Mail gem version 2 released

2010-01-23 17:05:00 +0000

The past month has seen a flurry in activity on the Mail gem but I just pushed 2.0.3 to GemCutter, it is quite a release!

If you haven’t heard of mail, you can get some background here, here, here and here

Mail is a very Ruby way to handle emails.

Version 2.0.3 is the first gem release I have in the last couple of weeks, this is because I went through and (in good BDD style) refactored major parts of the Mail gem so it handles better.

Some of the major things were:

SMTP Delivery Agent revamped

I went through the SMTP delivery agent and cleaned it up, also adding examples for how you use Mail with GMail and MobileMe so there is no more guess work here.

Delivery agents are now instance based

This means that each mail object that you instantiate can have its own delivery method. Why is this important?

Well, say you are writing a web based email client for multiple users, but each user has their own SMTP hosts, when you make a mail object for that user, you could assign the delivery method for that user to that mail object, then delivery is just calling .deliver! on the mail object, and away it goes.

There is still default class wide settings for all the major delivery agents (SMTP, Sendmail and File) however, you can now over ride these.

mail1 = Mail.new
mail1.delivery_method #=> #<Mail::SMTP:0x101381c18 @setting
mail2 = Mail.new
mail2.delivery_method :sendmail
mail2.delivery_method #=> #<Mail::Sendmail:0x101381c18 @setting
mail1.delivery_method #=> #<Mail::SMTP:0x101381c18 @setting

Attachments are now just parts

Before, an Attachment had its own object type in Mail. This was nice and all, but was just added cruft that got in there during the BDD cycle. I ripped out the entire attachment class, and an attachment is now just a plain old Mail::Part. This makes the code simpler, which is good for everyone.

Mail also now has a very cool attachments API:

mail = Mail.new
mail.attachments #=> []
mail.attachments['filename.jpg'] = File.read('filename.jpg')
mail.attachments['file.pdf'] = {:content_type => 'application/x-pdf',
                                :content => File.read('file')
mail.attachments.length #=> 2
mail.attachments[0].filename #=> 'filename.jpg'
mail.attachments['filename.jpg'] #=> <# Mail::Part, filename = 'filename.jpg' ...>

Yes, that is an ArrayHashThingy™ class, and, it rocks :) It is actually an AttachmentsList object that inherits from Array and implements a custom [] class.

Thanks to David and Yehuda who were brainstorming on the new ActionMailer 3.0 API with me, which I used for inspiration for this implementation. (more on the ActionMailer 3.0 API that I am pair programming with José later :)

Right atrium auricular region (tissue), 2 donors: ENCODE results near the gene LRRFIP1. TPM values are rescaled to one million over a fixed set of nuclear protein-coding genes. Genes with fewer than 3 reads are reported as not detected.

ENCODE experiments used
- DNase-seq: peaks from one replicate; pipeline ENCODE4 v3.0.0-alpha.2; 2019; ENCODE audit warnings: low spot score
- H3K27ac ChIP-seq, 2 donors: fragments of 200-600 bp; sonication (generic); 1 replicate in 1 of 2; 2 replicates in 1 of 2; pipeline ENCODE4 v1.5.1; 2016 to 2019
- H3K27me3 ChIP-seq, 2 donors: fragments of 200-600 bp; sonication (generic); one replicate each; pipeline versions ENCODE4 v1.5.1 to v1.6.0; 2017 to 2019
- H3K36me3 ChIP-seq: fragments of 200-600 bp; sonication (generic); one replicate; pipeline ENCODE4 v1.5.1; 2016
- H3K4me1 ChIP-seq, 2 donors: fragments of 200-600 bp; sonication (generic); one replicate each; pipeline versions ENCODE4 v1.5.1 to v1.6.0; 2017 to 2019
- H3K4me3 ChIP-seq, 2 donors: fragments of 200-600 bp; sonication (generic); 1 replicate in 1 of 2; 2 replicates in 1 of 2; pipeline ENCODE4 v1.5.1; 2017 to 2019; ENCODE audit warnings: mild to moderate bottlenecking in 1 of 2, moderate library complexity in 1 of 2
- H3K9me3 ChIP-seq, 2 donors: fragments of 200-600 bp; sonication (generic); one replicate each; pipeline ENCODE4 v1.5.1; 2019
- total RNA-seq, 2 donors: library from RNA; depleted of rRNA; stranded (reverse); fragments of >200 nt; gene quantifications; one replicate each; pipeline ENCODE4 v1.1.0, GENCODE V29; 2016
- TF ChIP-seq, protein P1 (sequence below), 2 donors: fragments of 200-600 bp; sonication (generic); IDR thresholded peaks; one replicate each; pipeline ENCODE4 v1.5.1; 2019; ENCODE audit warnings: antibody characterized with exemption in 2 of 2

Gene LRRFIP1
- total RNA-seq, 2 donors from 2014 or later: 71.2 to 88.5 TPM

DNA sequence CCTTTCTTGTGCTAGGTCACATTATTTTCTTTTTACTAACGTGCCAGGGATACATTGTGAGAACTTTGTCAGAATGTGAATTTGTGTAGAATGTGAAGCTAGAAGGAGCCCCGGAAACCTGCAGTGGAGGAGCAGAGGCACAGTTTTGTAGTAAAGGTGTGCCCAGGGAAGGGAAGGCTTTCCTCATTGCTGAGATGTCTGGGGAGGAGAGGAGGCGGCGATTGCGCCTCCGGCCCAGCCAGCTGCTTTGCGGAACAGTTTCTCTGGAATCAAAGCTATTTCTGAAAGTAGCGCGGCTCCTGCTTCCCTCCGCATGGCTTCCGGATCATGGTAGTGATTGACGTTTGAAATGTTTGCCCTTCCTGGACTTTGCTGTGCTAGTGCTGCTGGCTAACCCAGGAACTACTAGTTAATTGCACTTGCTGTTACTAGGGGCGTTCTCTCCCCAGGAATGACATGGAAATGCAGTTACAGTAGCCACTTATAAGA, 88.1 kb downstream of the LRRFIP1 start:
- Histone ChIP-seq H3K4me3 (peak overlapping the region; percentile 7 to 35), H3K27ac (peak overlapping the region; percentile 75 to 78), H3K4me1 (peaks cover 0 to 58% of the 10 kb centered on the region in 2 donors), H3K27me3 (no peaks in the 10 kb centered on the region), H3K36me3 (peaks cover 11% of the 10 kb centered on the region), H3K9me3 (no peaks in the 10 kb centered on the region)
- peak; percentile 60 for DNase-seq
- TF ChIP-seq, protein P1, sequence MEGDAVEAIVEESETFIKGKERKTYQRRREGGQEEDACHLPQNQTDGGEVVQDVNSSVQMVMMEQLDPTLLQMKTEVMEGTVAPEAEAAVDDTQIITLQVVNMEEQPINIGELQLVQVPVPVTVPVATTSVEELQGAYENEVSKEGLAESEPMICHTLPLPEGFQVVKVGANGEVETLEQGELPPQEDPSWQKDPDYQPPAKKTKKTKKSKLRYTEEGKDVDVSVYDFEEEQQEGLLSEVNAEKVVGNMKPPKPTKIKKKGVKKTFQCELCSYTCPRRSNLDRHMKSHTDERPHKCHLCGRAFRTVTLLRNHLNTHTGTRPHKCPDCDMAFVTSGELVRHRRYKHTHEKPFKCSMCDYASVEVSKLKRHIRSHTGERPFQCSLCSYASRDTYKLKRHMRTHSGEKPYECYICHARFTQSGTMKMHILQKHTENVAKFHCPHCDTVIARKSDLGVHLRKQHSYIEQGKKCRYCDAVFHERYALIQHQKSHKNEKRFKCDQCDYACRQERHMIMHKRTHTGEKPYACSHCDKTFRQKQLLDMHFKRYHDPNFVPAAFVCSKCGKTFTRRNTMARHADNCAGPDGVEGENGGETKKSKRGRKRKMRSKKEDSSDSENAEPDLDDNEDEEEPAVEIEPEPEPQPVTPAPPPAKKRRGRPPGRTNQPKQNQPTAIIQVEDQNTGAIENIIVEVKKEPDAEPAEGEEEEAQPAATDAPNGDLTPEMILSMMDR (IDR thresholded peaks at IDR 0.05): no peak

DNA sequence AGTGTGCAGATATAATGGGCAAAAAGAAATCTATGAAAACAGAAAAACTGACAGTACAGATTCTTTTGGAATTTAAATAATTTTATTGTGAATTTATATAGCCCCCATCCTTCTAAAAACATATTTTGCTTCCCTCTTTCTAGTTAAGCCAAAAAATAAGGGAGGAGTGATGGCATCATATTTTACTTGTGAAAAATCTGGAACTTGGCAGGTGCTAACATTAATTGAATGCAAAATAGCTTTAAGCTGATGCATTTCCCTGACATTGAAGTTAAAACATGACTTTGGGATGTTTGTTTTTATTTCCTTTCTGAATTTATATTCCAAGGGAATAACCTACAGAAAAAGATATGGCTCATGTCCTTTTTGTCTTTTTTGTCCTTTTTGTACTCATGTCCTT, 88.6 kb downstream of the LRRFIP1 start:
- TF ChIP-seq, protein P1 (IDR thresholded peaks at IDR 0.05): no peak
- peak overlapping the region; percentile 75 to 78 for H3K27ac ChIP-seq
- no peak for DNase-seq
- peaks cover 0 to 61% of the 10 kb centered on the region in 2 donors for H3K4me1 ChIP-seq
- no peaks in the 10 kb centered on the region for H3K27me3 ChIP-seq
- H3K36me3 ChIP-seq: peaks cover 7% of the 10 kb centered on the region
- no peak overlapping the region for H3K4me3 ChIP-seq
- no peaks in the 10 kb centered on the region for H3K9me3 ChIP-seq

Mail returns default values for fields, that can be modified

Mail returns an array of address specs when you call mail.to and would re-initialize that array with new values when you called mail.to=.

However, this array object was just a result of a method, it was not a representation of the addresses within the address field, so then doing mail.to << value would seem to work (no error) but the address would get lost, for example:

# Old (unintuitive method)
mail = Mail.new("To: mikel@test.lindsaar.net")
mail.to #=> ['mikel@test.lindsaar.net']
mail.to << 'ada@test.lindsaar.net'
mail.to #=> ['mikel@test.lindsaar.net']

This now works on all Address fields that can take more than one address, so

# New (intuitive) method
mail = Mail.new("To: mikel@test.lindsaar.net")
mail.to #=> ['mikel@test.lindsaar.net']
mail.to << 'ada@test.lindsaar.net'
mail.to #=> ['mikel@test.lindsaar.net', 'ada@test.lindsaar.net']

Thanks to Sam for suggesting this feature.

Access returned to the Address objects

When you call mail.to you get a list of address spec strings (‘mikel@test.lindsaar.net’ for example), but it will not give you the display name, or formatted address etc.

To handle this, you can now call mail[:to] to get the actual ToField object, and then you can call #display_names, #formatted, and #addrs, the last of which will give you the actual Address objects in an array (the original behaviour of Mail), like so:

mail = Mail.new("To: Mikel Lindsaar <mikel@test.lindsaar.net>")
mail.to #=> ['mikel@test.lindsaar.net']
to = mail[:to]  #=> #<Mail::Field:0x10137c718...
to.addrs #=> [#<Mail::Address:2165620900 Address: |mikel@test.lindsaar.net| >]
to.addrs.each do |addr|
  puts "Formatted: #{addr.format}"
  puts "Display:   #{addr.display_name}"
  puts "Address:   #{addr.address}"
end
# Produces:
Formatted: Mikel Lindsaar <mikel@test.lindsaar.net>
Display:   Mikel Lindsaar
Address:   mikel@test.lindsaar.net
=> [#<Mail::Address:2165518560 Address: |Mikel Lindsaar <mikel@test.lindsaar.net>| >]

Thanks to Karl for suggesting this would be handy :)

More methods added to address fields

You can also access an array of the formatted, display_names or addresses directly from address fields:

mail = Mail.new("To: Mikel Lindsaar <mikel@test.lindsaar.net>")
mail[:to].addresses   
#=> ["mikel@test.lindsaar.net"]
mail[:to].formatted
#=> ["Mikel Lindsaar <mikel@test.lindsaar.net>"]
mail[:to].display_names
#=> ["Mikel Lindsaar"]

Remaining Stuff

There are a lot of other small bug fixes, parts now get sorted recursively on encode, body objects will accept an array of strings and call join on them, and many other small things that are in the commit and change logs. Check it out.

As always, tickets (and patches) are always welcome, I use GitHub’s Tracker for this. Or you can talk to us on the Mail Google Group

Happy Mailing!

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